Verona has for many years had direct weekly trains to such exotic destinations as Warsaw, Minsk, Nice and Monte-Carlo. From mid-December 2017 these shift to more civilised departure times (photo © Sergej Borzov / dreamstime.com).
With the main annual updates to train timetables across Europe taking place on the second weekend in December, there are many changes to Russian Railways’ services to European Union countries. These include alterations to the two premium trains from Moscow to France. One runs to Paris, the other to Nice.
The Moscow-Nice service traverses the territory of eight countries. No other European train can match that!
The Moscow-Paris route will run to pretty similar timings as now, but an important difference is that departure from Moscow will now be on Tuesday evenings, rather than Wednesday evenings. The home-bound run will now leave the French capital on Thursday evenings rather than Friday evenings.
It’s a two-day journey by train from Moscow to Nice. And there are some striking changes on that route from 10 December.
The schedule and the routes taken by the direct RZD service from Russia to the French Riviera have chopped and changed over the years. The train has sometimes been routed between Vienna and Verona via the Semmering Railway to enter Italy at Tarvisio. Latterly the favoured route has been via Linz, Zell am See and Innsbruck to reach Italian territory at Brenner.
This December sees no changes to the route through the Alps, but there is a major revision to timings. Instead of leaving Moscow every Thursday morning, to give a Saturday morning arrival in Nice, the train will now depart Moscow on Thursday evenings at 20.00 and will roll into Nice on Saturday evenings at about 18.00 – just in time for dinner.
There are similar changes in the reverse direction with the Moscow-bound train now leaving Nice on Sunday mornings rather than on Saturday evenings.
Russian Railways (RZD) say that the changes were driven by customer feedback. There have been two key considerations. Under the current schedule, the train only arrived back into Moscow just before midnight – too late for many customers to make easy onward connections. But from December the train from Nice will reach Moscow just before midday.
Another factor is that the timings of the train until now have not been so good for the north Italian market. At the moment, the Moscow-Nice train stops at Verona, Milan and Genoa in the early hours of the morning, when most train travellers would prefer to be tucked up in their sleeping berths. No-one wants to disembark at Milan at 02.57. By switching the day/night pattern of the timetable, Milan suddenly becomes more attractive.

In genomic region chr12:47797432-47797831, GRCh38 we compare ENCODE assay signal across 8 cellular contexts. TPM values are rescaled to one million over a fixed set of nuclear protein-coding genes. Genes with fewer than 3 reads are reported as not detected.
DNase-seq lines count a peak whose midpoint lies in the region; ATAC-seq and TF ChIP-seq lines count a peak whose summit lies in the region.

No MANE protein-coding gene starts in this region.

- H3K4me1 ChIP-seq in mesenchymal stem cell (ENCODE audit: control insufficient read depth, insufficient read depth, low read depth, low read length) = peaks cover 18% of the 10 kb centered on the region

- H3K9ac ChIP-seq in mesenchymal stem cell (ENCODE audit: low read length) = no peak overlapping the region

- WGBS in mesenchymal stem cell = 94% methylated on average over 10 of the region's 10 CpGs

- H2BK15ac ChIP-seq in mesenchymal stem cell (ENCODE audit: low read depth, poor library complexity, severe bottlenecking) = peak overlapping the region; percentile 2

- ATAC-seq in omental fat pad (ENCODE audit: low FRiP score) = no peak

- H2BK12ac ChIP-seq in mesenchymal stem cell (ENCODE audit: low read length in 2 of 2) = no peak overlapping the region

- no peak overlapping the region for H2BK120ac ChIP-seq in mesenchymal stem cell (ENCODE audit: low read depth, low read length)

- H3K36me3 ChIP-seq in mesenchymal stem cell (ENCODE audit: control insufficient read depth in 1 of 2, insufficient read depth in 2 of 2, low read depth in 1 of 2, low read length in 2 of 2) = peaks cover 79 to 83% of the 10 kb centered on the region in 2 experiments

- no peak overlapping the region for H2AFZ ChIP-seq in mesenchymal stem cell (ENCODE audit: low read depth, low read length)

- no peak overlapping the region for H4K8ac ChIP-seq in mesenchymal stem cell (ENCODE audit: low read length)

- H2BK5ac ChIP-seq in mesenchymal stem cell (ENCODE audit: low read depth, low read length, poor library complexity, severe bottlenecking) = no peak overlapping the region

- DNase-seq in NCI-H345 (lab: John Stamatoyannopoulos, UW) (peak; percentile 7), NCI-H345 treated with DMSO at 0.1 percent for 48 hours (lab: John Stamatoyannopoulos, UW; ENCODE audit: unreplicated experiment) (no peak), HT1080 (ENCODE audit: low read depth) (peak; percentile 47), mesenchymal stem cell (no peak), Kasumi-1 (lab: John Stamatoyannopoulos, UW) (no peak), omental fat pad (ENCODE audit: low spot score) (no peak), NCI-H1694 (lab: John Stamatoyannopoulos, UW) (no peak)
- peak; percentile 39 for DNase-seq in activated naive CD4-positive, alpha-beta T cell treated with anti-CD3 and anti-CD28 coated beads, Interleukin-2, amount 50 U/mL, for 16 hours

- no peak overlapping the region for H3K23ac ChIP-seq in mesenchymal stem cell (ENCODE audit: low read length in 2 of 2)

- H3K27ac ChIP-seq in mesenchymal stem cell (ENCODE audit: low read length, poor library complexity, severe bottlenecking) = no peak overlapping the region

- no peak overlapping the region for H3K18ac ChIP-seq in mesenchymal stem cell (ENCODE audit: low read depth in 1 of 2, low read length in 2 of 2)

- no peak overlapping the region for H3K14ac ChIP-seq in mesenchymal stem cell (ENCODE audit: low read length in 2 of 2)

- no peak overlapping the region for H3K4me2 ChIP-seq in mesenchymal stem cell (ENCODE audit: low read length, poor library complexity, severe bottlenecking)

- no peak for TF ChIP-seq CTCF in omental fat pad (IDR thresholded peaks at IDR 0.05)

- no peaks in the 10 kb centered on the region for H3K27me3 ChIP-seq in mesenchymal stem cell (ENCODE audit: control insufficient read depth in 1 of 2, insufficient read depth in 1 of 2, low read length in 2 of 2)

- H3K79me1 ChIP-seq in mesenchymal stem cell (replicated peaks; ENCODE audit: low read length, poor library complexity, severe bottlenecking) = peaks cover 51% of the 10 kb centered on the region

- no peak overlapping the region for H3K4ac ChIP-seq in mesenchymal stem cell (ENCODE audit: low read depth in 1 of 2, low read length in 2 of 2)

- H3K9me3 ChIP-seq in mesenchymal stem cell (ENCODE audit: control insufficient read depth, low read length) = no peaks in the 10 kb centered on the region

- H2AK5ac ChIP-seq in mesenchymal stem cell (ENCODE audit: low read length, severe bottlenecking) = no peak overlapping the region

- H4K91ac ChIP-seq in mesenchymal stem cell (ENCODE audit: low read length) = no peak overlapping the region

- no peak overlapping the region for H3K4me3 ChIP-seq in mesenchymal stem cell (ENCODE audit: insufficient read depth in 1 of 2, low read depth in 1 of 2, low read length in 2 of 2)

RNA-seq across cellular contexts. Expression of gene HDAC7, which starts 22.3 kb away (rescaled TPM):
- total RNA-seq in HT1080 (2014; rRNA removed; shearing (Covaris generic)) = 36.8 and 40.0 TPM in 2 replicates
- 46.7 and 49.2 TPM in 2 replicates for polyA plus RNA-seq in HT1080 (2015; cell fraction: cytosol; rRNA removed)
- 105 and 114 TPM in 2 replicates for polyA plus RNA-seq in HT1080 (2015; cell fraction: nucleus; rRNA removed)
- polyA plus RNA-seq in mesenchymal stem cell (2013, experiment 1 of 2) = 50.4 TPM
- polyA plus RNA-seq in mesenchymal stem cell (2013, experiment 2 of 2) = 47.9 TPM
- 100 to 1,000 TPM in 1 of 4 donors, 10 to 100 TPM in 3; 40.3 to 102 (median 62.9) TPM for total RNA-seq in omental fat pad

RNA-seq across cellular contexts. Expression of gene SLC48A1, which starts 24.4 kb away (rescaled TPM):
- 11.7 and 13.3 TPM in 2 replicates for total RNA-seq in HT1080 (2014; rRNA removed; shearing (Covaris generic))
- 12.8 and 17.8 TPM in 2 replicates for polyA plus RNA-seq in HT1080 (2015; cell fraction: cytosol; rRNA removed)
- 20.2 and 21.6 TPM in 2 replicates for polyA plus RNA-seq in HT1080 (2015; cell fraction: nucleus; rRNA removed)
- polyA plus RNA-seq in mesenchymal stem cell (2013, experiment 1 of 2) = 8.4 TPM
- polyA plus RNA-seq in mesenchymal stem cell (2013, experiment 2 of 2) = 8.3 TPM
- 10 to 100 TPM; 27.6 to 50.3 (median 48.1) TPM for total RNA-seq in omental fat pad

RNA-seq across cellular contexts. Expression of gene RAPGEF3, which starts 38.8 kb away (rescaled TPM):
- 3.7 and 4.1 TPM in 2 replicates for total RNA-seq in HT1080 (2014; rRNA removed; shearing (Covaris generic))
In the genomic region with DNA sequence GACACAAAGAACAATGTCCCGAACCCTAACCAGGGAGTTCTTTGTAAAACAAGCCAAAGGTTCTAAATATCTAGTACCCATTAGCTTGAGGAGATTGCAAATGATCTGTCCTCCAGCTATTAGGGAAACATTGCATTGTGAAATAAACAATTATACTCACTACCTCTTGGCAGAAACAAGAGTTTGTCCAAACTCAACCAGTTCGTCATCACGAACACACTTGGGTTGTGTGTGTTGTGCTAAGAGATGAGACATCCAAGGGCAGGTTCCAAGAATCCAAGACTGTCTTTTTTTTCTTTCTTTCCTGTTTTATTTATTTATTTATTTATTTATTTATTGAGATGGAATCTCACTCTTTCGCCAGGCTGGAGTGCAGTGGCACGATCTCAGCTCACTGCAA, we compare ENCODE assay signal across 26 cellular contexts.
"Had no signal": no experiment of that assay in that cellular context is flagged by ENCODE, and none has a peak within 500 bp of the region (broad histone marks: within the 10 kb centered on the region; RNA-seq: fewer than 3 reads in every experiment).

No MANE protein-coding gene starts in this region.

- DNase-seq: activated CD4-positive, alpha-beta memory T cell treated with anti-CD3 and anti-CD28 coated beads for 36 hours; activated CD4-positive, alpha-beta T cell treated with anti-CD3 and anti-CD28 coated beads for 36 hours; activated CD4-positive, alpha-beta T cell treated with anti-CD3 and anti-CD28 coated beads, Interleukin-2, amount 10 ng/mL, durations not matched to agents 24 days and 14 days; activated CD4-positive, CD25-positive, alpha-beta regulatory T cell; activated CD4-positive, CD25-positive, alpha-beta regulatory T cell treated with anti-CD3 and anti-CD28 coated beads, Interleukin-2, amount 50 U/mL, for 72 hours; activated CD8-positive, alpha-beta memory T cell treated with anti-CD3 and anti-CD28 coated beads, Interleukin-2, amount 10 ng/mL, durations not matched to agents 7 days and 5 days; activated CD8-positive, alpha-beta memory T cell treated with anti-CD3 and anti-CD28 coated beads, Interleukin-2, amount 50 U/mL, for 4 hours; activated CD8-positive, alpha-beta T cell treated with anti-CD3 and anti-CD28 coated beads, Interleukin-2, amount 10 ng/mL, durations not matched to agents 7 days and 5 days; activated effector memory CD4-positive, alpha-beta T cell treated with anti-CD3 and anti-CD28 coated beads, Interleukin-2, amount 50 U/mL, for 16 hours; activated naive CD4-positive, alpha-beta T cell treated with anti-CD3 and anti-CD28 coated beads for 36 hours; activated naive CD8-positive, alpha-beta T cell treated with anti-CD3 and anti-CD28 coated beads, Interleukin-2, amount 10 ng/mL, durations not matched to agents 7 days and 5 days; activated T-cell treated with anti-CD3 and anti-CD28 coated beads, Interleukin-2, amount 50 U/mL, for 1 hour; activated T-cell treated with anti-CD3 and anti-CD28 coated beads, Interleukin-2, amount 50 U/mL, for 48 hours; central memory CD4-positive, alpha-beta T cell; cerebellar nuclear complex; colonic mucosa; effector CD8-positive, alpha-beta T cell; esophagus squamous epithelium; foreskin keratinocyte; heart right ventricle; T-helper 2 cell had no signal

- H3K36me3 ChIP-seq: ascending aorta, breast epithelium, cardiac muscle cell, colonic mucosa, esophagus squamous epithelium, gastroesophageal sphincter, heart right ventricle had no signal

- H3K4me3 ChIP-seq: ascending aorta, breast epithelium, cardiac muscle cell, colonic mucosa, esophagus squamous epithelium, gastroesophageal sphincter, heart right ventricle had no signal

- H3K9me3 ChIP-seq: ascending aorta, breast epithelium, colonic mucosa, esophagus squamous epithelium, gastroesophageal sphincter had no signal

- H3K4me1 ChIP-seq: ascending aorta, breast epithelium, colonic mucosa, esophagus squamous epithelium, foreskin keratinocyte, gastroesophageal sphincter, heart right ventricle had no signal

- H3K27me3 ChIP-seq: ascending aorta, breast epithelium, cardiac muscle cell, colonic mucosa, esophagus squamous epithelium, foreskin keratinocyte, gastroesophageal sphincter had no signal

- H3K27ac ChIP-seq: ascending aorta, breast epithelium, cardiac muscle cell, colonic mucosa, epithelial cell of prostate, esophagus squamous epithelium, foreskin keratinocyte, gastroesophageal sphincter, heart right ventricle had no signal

In the new order of things, the train from Moscow will now arrive in Verona at 10.35, Milan at 12.11 and Genoa at 13.49. The departure times from north Italian stations for the journey back to Russia will from mid-December be equally civilised.
Switching the Moscow-Nice schedule thus won’t please some Austrian resorts which have come to expect good Russian trade. Passengers from Moscow bound for Zell am See will now reach their destination at three in the morning.
One of the things we have always liked about the Moscow-Nice train has been its daytime timings through the Alps. The train takes an unusual route which is rather slow, but there is a feast of fine scenery. But from next month only restless sleepers will get to see the Kitzbühel Alps.
Yet this new schedule will create many new opportunities. Top of our list is that there will now be a really high-quality daytime train, albeit only on Sundays, from Nice to Verona. This is a fine journey of just under seven hours, and this Russian service is the only direct train between the two cities. The one-way fare is €70 although – as always with Russian Railways – there are generous discounts for seniors, young travellers, those celebrating birthdays or anniversaries, etc.
The revised timings of the Nice-Moscow service from next month mean that there will now be a new credible overnight option on Sunday nights from Verona, Bolzano and Innsbruck to Warsaw. For example, departure from Innsbruck at 22.31 will have passengers in Warsaw by early afternoon on Monday. The one-way fare is €147 for that leg, with the usual range of discounts on offer. That fare includes the sleeper supplement.
Some will see Russian Railways’ tendency to change timetables as capricious. Others regard it as a very canny marketing move which brings RZD services to new audiences around Europe.
About The Authors
Nicky Gardner and Susanne Kries
Nicky and Susanne manage hidden europe, a Berlin-based editorial bureau that supplies text and images to media across Europe. Together they edit hidden europe magazine. Nicky and Susanne are dedicated slow travellers and the authors of the book Europe by Rail: The Definitive Guide. The 17th edition of that book will be published in mid-April 2022. You'll find a list of outlets that sell the book on this website.